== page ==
Tag Archives: community


The value of individualism dominates American society. It is like the elephant that fills the room so that all other animals must remain outside or risk being crushed by its unruly weight. We all know that interdependence and community are also values, but they are fed the leftovers from the unhealthy meal of individualism – “only when you really, really, really need help.” Continue reading

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My wife recently observed that you can illustrate almost anything from the classic movie, It’s A Wonderful Life.

For example, have you ever noticed how people who are very good in giving support and encouragement to others, tend to suck at allowing other people to support them in personal crises? Their supply of emotional strength and wisdom overflows into the lives of others. When they encounter difficulty, they rely on that supply for themselves, overlooking the value of shared strength. For these super-givers, the proverb, “Two are better one …. For if they fall, one will lift up his fellow,” only applies when the other person falls. Continue reading

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Community in America has suffered the swelling tide of individualism in the last five decades. In general, people are trading communal life for a bloated private life, as they shrink their relational sphere to family and a small group of very close friends. Continue reading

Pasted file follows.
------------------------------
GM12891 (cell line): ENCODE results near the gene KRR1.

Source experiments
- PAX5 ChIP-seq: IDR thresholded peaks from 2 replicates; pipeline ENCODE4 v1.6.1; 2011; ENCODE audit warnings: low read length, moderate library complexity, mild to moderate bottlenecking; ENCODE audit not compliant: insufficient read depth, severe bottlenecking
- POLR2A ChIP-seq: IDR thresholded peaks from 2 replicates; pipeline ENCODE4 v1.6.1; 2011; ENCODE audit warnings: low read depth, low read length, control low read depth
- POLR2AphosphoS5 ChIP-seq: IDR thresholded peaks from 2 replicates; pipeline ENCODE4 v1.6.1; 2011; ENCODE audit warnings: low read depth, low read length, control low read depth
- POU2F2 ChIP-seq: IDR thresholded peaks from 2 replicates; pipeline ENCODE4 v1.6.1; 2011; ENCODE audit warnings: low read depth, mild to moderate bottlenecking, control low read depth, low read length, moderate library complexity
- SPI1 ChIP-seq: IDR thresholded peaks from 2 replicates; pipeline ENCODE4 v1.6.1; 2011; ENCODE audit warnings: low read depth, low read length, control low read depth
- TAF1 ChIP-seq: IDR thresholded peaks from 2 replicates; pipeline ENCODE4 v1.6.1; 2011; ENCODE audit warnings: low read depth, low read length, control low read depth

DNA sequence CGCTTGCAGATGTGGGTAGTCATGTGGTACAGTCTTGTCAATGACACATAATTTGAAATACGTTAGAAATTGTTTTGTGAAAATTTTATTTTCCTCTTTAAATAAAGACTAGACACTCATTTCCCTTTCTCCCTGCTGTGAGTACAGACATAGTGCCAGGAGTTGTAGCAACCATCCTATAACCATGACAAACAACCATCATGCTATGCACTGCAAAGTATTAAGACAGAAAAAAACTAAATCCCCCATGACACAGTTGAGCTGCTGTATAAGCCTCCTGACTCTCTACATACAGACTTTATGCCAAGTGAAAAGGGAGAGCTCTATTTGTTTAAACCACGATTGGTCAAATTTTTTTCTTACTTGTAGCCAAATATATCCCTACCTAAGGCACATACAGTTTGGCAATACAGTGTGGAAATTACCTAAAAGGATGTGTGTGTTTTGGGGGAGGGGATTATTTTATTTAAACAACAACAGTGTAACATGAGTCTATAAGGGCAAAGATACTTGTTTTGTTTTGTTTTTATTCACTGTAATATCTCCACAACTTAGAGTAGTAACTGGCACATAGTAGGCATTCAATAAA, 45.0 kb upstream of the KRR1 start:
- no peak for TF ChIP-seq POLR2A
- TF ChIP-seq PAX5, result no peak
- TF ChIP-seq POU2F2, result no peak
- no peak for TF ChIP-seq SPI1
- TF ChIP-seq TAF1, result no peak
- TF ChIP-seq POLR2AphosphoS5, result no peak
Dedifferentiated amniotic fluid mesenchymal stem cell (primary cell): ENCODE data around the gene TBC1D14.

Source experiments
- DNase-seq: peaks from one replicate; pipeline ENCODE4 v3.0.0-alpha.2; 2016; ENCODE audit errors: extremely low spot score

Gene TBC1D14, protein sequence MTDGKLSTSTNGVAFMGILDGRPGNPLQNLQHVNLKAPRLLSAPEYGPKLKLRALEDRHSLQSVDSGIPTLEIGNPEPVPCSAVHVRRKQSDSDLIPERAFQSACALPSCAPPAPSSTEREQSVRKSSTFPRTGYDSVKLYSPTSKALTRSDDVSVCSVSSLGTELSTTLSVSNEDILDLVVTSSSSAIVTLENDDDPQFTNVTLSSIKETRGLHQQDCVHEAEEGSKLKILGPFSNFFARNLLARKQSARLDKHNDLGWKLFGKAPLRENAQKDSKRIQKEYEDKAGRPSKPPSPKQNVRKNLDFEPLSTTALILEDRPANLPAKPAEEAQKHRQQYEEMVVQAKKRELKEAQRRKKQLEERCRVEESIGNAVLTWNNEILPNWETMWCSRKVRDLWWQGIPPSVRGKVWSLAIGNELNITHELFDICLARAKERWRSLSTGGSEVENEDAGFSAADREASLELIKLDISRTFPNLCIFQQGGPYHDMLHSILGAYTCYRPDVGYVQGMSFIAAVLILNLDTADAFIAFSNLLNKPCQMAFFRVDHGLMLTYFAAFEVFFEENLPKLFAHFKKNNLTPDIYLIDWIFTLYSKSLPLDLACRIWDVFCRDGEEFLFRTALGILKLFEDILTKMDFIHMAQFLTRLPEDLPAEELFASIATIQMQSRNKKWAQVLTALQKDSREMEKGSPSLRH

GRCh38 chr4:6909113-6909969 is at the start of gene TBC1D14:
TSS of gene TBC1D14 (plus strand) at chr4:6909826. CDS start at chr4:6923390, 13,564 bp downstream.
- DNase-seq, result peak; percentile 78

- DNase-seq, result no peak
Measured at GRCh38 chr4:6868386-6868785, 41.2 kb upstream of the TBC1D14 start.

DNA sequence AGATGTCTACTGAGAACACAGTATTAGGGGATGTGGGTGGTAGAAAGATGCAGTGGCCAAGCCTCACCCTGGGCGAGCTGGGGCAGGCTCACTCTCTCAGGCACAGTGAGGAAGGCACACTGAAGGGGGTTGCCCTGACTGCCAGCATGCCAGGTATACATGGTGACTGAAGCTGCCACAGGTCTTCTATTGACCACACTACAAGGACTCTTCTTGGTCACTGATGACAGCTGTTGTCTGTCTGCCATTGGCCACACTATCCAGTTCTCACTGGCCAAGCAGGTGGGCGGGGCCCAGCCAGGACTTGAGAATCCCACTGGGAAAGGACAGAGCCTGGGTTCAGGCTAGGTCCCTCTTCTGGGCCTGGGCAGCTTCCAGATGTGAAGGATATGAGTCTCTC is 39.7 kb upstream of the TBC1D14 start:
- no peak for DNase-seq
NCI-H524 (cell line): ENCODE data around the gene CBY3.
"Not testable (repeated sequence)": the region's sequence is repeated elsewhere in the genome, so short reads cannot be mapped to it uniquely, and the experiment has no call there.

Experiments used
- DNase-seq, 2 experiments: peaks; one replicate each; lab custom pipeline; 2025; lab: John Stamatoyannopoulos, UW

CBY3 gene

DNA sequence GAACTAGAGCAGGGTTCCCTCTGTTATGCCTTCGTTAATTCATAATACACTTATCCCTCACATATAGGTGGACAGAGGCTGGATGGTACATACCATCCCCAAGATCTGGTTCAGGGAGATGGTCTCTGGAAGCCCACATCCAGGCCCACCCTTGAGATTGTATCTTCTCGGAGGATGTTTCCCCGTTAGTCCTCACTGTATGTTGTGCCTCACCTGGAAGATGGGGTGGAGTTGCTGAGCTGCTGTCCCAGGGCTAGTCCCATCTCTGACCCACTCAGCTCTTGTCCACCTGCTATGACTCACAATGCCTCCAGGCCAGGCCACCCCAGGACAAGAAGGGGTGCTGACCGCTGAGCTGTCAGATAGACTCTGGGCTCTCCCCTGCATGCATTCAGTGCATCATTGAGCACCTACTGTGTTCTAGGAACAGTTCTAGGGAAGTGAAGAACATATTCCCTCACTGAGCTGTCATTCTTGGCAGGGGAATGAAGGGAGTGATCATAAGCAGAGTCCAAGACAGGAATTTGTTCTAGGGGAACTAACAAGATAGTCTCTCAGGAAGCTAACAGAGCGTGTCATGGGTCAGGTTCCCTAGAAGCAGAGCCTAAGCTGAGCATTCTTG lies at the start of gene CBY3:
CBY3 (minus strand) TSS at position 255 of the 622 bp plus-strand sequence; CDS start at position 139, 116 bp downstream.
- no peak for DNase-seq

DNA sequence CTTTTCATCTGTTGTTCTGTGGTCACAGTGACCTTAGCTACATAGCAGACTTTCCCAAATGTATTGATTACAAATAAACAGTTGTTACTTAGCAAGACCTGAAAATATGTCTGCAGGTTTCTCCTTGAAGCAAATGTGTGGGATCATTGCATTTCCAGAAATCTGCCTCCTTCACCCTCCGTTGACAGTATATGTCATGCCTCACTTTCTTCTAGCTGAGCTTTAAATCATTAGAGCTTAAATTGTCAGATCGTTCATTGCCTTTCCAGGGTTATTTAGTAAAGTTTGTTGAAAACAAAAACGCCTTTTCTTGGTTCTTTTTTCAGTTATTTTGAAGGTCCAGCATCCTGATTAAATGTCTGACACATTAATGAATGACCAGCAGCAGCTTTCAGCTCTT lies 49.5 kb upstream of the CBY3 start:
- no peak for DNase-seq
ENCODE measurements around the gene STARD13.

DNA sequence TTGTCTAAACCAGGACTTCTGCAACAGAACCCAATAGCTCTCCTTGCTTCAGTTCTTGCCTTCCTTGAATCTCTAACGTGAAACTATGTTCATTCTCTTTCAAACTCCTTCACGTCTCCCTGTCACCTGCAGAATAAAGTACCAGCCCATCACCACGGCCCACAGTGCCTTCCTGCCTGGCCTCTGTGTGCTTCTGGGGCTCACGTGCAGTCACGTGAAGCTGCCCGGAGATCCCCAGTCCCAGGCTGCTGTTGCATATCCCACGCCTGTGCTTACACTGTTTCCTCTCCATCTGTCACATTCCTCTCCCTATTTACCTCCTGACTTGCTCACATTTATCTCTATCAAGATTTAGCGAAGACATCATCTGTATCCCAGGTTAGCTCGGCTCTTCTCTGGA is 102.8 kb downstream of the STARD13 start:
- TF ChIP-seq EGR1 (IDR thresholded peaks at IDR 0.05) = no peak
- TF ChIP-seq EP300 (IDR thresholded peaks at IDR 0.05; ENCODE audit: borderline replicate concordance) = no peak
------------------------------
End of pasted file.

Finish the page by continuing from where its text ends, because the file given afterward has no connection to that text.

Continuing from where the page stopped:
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The role of community in developing vital faith in teens provides an interesting commentary on Christian community, especially in light of last week’s article, “Comparing Two Communities.” Dean says, “Caring congregations help teenagers develop what social scientists call ‘connectedness,’ a developmental asset accrued from participating in the relational matrix of authoritative communities – communities that provide young people with available adults, mutual regard, boundaries, and shared long term objectives.” Continue reading

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So how should we interpret Kushner’s contrast between Judaism and Christianity? Judaism clearly possesses an ethnic dimension, but that ethnic existence originated with a belief, that God had chosen Abraham and his descendants for a special role in redemptive history. Theology preceded the community. To emphasize the community over theology devalues the calling and mission of the community.

The Christian community likewise exists because of God’s calling and mission for it. Just as Israel was to bear witness to the reality of the one true God, so the Church is called to the same mission. The community plays a key role in that witness. When we allow secondary issues to divide that community, ignoring the essential solidarity we share in Christ, we too forfeit our calling and mission. Continue reading

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